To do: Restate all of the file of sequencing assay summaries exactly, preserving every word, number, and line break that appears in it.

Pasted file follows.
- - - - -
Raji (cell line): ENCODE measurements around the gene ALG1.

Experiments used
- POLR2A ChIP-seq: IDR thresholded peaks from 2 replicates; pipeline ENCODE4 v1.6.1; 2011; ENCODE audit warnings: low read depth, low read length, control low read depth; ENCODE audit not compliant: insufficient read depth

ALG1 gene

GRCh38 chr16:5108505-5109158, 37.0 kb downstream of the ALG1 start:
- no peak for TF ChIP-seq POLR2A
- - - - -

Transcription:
Raji (cell line): ENCODE measurements around the gene ALG1.

Experiments used
- POLR2A ChIP-seq: IDR thresholded peaks from 2 replicates; pipeline ENCODE4 v1.6.1; 2011; ENCODE audit warnings: low read depth, low read length, control low read depth; ENCODE audit not compliant: insufficient read depth

ALG1 gene

GRCh38 chr16:5108505-5109158, 37.0 kb downstream of the ALG1 start:
- no peak for TF ChIP-seq POLR2A